The Journey To Coding Nirvana


Greetings all,

It’s been awhile since I posted a weblog and this is a return to fulfill a desire to blog more often. Today I decided to write about “restarting”, in this case, it’s about my return to teaching myself how to code.

Like many things, picking up something, learning something out of sheer excitement and desire is often very easy in the beginning. It’s not until you encounter obstacles (of any sort) that you learn just how mnuch you really want to accomplish what it is you’ve set out to achieve. I can directly relate to this from my experience in working out/maintaining a physical fitness regimen. For me, it began with working out in the gym. It came easy and I was able to achieve satisfactory results as long as I maintained a regular habit of doing things. As often happens, life situations may prohibit those habitual activities for a day or two, which may turn into a week, then maybe months, even a year or more. The key is to sometimes force yourself to get back in the saddle and reinstate those habits that were netting you the results you were hopping for.

I draw this direct correlation to coding. I took my first programming courses a very LONG time ago in college, but did well in both – to the point that even took the skills I learned and coded simple programs to help me complete duties that were given to me as a young engineer. Coding and programming wasn’t a regular hobby for me, so I didn’t do much of it for years to come. That said, since my last go at coding, things have changed a GREAT deal, and in 2013, I felt it was time for me to ride that wave again and take advantage to explore all that was new in programming languages and what they can do, not only in the professional workforce arenas, but from a hobbyist standppoint. After all, I did well in coding way back then, I know I can do well in it again. In addition, the approaches to learning coding on your own today gives far greater flexibility than having to be confined to a formal classroom setting.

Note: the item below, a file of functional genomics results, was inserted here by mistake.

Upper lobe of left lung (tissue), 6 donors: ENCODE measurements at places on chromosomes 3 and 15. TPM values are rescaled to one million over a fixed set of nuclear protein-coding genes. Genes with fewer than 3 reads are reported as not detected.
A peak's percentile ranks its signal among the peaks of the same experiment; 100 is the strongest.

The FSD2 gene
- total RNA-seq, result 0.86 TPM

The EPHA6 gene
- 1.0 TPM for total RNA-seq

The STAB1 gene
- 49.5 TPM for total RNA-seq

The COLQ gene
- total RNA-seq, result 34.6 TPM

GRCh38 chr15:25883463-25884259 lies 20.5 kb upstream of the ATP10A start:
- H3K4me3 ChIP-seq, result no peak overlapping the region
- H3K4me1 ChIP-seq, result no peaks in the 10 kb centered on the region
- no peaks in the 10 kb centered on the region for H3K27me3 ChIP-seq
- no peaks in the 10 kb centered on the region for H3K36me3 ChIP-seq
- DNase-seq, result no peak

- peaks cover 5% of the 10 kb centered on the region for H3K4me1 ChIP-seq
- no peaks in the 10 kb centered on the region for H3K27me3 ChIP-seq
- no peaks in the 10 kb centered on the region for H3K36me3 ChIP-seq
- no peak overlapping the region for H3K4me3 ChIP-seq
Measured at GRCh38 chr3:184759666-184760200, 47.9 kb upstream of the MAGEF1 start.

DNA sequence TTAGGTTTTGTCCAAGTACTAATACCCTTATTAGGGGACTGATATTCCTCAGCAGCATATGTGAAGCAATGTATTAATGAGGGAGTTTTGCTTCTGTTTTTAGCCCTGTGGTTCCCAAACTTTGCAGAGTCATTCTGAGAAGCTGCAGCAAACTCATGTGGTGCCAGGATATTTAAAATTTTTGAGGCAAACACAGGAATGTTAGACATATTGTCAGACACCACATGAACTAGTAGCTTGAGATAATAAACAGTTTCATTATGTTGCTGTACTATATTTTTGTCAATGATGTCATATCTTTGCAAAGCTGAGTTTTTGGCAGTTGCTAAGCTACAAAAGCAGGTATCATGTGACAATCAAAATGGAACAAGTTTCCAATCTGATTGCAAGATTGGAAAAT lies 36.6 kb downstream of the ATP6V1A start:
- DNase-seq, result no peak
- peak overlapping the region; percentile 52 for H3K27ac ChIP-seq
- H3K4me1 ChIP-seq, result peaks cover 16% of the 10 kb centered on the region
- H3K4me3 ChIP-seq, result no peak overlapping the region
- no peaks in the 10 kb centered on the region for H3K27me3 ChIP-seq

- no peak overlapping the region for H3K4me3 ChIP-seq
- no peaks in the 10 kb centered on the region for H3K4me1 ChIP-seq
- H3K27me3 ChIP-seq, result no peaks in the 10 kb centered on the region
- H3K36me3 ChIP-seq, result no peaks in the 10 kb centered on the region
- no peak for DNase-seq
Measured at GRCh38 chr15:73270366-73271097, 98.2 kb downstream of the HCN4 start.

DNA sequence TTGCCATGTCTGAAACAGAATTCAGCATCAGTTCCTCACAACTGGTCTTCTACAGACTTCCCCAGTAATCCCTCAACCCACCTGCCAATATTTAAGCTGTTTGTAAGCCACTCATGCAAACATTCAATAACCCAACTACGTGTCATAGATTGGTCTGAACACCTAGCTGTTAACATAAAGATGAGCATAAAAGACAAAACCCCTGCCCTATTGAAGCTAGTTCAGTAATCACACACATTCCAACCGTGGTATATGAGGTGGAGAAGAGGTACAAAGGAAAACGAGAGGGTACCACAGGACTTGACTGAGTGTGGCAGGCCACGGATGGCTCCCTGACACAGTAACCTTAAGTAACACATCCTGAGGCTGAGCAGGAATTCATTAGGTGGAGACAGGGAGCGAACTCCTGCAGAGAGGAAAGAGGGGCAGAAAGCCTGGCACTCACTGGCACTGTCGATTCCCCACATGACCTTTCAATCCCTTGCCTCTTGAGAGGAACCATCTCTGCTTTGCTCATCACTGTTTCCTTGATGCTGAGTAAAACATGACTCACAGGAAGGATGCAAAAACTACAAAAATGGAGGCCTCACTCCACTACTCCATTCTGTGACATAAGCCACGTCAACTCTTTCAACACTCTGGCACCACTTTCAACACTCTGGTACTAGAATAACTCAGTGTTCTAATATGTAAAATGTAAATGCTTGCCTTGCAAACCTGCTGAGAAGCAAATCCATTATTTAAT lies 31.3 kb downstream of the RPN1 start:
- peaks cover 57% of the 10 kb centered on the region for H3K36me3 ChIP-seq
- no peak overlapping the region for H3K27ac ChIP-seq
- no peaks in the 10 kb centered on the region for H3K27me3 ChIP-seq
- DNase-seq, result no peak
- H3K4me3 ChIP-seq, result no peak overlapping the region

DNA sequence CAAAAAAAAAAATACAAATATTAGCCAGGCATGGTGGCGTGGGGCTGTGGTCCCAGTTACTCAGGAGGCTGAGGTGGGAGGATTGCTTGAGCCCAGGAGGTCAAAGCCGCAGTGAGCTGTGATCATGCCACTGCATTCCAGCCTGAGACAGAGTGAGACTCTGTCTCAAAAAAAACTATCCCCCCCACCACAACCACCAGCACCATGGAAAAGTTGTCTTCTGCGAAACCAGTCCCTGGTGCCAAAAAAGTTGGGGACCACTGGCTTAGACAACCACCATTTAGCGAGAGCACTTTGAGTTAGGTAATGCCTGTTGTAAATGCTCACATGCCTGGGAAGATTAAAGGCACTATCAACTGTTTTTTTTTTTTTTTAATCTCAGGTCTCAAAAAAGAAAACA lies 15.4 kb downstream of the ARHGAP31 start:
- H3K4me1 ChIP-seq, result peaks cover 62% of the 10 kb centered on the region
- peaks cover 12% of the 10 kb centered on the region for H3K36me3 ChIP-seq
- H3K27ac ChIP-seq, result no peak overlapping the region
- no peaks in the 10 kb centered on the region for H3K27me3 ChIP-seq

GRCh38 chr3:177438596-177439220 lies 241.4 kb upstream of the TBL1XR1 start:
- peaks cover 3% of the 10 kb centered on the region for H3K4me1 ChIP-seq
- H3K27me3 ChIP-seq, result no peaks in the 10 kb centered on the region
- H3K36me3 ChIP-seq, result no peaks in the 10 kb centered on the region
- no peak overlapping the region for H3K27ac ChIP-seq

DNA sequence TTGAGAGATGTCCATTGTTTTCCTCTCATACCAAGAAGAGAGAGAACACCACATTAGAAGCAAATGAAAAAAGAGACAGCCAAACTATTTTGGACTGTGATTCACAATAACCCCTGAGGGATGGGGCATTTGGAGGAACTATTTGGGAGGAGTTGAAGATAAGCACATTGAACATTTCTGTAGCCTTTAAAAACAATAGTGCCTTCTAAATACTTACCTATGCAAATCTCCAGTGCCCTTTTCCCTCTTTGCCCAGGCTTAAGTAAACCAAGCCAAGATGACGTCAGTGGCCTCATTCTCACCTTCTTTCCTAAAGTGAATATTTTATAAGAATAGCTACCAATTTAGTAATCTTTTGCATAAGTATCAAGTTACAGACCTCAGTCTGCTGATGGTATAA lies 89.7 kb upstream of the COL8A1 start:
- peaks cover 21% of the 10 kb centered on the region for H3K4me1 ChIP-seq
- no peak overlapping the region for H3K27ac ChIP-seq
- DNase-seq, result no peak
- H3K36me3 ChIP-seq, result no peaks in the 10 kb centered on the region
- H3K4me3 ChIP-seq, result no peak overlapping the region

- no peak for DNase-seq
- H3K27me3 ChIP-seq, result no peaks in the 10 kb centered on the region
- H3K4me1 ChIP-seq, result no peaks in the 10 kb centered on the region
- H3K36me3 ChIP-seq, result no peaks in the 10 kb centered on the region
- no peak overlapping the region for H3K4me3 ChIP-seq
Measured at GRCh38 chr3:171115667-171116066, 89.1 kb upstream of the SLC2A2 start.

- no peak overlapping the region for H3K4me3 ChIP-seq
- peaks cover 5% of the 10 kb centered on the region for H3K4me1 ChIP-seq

So there I was, back in 2013, after some research, finding myself on Codecademy to learn Python, a scxripting language that I dound was very relevant in my field of work as well as for programs I want to code for my own personal use. Python is a scripting language that is widely used in areas like software testing (spaecraft software, etc) and has wide ranging use in other scientific and technical fields. Along with Python, there is a long list of other languages (high and low level) that are suited for various things that I found I’d like to learn as well, such as Java, Javascript, Ruby, CSS, Hadoop, Linux, and this goes on….and on…and on.

coding nirvana

In my net travels, I ended up subscribing to (The Application Developer’s Network), a network much like Twitter, originally created for developers to forge relationships and discuss softeare development, but has turned into a nice social network as well. It was while I got to build me followers list that I met a programmer there by the username bayprogrammer who became very helpful and unselfish in sharing all he could about the nuts and bolts of coding with respect to the major (and minor) languages out there and what they are best used for. I’ll take a moment to thank him for investing the time he took to share the knowledge (and he continues to) with me.

So, here I am, starting again at a place where I got stumped. The difference is I know that if a push is not made, the achievement won’t be either. That being said, there are tons of resources on the net as well as two regular Python coding meetups every week here in the DC metro area. I know the satisfaction I can achieve in learning to code (and this is in line with and beyond the pish to get “everyone learning how to code” in the US these days). I’m a techie, a builder, and a creator….coding, I know, is for me. Wish me consistency and good fortune in this journey.

Thanks for the read, have a great day.